Source: facebook.com/bliss.trunfio

Parents of Six Children Adopt Seven Siblings Who Were Supposed to Stay Only for a Month

Dayna Remus
Feb 08, 2022
07:40 P.M.
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Families come in many sizes, which was an understatement for one bunch. With seven of them stuck on the other side of the globe, waiting to be taken home, it was a challenging journey to ensure they were all together once and for all. 


All parents' lives are filled with the endless beautiful chaos of making sure they do all they can to look after their children physically and emotionally.

With 13 children, this mayhem is amplified for Michelle Torppey and her husband, Wade Torppey, residing in Delaware, U.S.A. However, the couple wouldn't have it any other way. 

Twelve of the Torppey children. │Source: facebook.com/bliss.trunfio



The Torppey household is a rush from morning to night, with school, soccer practice, and making food fit for an army. Michelle said

"Everybody comes flying in from soccer and starts taking turns in the shower and doing homework. Dinner is usually like 40 tacos...it'll be like 30 sliders or 30 hot dogs."

Luckily, the parents are not in it alone, with some of the older kids, including those who no longer live at home, chipping in to help the days run smoothly. 



Seven out of these 13 children were only added to the bunch in 2021. This all began when the parents decided to open their home to five orphaned children from Ukraine during Christmas of 2017, who stayed with them for the following holidays.

This was because of support from their local school, church community, and their own unconditional love.

The family finally visited the Eastern European orphanage. This orphanage is where the two little siblings of the five orphans, who couldn't join on the trips due to their age, resided. The Torppeys chose to adopt all seven. 



Making these children legally their own was not easy because of bureaucracy and the pandemic. But, they eventually managed to do so in 2021. However, another obstacle lay ahead, Wade expressed

"We knew it would be a challenge when we first met them...We could see some strong personalities and the kind of issues you would expect when children lose their parents."

Nevertheless, the assimilation of the children, now ranging from ages six to 18 years old, went more smoothly than anticipated. This was because of their local school, church community, and their own unconditional love.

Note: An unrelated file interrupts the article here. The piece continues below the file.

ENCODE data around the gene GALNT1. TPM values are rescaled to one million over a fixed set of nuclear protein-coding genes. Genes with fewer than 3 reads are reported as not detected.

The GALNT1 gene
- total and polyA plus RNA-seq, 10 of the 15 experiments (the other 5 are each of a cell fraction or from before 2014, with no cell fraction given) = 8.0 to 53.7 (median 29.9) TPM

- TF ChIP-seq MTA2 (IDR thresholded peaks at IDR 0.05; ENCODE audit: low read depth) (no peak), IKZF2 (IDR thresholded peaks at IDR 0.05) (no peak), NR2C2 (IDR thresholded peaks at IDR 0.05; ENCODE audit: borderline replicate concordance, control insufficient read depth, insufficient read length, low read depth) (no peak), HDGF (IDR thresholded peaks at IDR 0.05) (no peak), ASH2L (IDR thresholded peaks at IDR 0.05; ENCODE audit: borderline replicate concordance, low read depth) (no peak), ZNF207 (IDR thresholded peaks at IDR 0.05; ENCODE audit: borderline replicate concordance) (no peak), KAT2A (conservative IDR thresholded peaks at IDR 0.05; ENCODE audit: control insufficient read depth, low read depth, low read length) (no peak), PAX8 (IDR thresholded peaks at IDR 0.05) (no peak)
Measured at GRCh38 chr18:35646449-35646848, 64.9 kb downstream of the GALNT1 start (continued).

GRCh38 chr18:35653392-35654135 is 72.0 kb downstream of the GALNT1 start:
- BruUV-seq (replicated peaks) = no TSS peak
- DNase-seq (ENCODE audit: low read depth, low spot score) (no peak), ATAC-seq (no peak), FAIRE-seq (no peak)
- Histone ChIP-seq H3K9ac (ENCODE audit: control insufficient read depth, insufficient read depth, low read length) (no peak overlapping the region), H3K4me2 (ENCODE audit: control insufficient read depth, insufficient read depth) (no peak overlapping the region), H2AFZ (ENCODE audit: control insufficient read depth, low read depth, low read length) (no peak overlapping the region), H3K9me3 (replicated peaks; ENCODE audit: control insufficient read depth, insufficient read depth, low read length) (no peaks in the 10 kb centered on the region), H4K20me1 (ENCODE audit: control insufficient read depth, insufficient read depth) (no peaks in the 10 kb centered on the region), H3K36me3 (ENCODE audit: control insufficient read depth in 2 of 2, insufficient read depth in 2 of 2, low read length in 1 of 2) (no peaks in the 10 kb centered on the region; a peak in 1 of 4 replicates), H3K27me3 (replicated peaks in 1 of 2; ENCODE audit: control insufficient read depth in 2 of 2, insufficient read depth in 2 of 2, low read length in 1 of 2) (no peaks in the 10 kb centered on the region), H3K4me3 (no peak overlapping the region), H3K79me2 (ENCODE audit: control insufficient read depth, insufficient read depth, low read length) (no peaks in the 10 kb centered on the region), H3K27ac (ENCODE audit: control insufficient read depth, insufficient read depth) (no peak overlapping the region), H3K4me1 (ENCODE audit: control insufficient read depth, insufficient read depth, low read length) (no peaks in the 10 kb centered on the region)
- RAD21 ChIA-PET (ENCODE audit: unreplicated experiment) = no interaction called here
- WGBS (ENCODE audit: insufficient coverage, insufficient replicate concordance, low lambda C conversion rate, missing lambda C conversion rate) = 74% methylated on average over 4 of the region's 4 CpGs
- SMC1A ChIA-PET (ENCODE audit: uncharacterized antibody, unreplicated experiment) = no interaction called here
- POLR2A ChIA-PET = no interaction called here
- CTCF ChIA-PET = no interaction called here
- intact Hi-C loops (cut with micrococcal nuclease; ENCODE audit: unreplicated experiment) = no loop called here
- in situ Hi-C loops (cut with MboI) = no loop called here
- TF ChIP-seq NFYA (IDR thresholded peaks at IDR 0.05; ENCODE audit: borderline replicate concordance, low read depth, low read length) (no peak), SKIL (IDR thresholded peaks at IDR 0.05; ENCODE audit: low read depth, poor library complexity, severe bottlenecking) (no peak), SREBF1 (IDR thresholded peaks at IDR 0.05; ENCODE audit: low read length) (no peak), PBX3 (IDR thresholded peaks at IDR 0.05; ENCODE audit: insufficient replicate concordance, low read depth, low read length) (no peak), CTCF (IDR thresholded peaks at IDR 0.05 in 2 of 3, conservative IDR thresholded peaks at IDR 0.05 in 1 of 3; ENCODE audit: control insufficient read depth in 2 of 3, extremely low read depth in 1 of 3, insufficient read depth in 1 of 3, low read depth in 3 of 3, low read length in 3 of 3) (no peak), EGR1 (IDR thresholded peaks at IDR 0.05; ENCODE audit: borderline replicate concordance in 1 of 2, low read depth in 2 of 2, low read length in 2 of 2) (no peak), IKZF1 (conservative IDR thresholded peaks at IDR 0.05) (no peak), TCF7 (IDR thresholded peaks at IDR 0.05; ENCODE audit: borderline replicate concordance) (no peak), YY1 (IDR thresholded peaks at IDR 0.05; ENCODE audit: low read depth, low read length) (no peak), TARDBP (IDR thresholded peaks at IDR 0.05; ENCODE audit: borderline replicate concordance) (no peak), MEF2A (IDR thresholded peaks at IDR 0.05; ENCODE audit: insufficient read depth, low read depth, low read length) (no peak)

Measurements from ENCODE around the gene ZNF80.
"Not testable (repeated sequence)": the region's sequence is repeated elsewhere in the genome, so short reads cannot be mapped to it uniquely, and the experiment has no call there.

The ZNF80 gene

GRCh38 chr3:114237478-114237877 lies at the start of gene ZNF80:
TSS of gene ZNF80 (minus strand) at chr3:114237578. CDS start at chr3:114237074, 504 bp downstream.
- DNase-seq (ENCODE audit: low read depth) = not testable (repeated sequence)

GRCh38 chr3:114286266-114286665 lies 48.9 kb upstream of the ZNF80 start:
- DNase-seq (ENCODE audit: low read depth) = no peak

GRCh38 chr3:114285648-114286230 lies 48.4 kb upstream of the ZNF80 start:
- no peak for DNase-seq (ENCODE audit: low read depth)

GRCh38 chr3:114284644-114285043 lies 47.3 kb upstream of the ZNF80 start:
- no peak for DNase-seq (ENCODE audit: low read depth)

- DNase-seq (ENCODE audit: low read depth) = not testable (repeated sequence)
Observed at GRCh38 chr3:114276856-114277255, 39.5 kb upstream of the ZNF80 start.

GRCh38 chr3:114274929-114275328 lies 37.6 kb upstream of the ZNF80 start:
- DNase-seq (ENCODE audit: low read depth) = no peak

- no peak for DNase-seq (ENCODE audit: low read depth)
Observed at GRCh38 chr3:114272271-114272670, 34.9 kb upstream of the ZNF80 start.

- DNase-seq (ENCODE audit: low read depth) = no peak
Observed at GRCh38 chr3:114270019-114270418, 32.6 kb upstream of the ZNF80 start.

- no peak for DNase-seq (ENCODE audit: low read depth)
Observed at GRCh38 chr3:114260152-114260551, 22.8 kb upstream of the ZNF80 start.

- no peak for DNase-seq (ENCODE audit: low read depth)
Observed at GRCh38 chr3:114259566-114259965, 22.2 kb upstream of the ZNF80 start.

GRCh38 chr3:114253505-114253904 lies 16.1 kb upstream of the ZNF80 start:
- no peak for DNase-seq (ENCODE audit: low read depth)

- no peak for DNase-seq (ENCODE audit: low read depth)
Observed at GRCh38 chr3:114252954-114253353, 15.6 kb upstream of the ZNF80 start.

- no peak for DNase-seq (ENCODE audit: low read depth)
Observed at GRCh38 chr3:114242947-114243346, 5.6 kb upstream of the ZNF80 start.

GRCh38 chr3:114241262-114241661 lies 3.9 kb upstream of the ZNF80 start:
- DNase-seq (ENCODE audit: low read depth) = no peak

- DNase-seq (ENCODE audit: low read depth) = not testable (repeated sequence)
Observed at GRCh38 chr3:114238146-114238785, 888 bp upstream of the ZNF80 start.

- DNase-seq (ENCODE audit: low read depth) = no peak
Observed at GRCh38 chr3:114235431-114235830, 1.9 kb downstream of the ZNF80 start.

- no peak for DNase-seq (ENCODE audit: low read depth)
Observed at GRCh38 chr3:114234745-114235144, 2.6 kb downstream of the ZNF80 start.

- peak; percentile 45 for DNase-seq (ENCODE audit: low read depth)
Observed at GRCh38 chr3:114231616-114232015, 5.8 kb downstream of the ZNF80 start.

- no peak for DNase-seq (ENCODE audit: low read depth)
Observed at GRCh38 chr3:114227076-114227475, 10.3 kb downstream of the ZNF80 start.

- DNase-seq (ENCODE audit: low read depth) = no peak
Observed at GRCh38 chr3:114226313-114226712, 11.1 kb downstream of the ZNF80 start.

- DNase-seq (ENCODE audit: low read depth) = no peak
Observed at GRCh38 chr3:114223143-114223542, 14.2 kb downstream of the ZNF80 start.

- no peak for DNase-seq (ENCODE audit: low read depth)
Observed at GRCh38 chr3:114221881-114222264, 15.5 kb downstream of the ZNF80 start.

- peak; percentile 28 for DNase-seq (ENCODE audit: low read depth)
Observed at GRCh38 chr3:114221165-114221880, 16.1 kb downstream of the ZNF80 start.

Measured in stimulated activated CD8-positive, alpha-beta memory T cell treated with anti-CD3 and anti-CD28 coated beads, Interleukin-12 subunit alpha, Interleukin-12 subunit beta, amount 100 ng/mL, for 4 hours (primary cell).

Their church has significantly contributed, including giving the family gift cards for grocery payments and money for their children's education. Michelle said

"We've been overwhelmed. It's a very humbling experience. We like to be the people who are donating. We're not used to being on the receiving end."

There has also been a fundraiser set up online to assist the Torppey family with all of their kids' tuition fees.



Their pastor at Lafayette Federated Church, Aaron Robb, spoke about Michelle and Wade's decision to adopt so many children, stating

"They are an absolutely incredible family, and their story is just inspiring beyond anything I've heard in years."

Their choice to take in these kids is deeply connected to the Torppey couple's faith. Wade said they have a gift for good parenting and should use it as God intended. 



Wade and his wife prove that having a large family is not only possible but also a loving adventure -- a journey that, of course, they are not the first to take. 

Christina and Christopher Sanders are a black couple from Cincinnati with five biological children Christopher Jr., 19 years old; Cameron, 14 years old; Caden, 12 years old; Chad, ten years old; and Caitlyn, nine years old.

They chose to expand their home in 2014, fostering six caucasian children. In 2017, they eventually adopted these kids: Coby, 16 years old; Christian, 14 years old; Caleb, 13 years old; Caylee, 12, years old; Carson, ten years old; and Chloe, nine years old.


Although they get criticism, mainly online, for being a black family who chose to adopt white children, Christina and Christopher are confident they made the right move. 

The Torppeys and Sanders show that the size, color, and biology of a family aren't what matter but rather the unconditional love between them.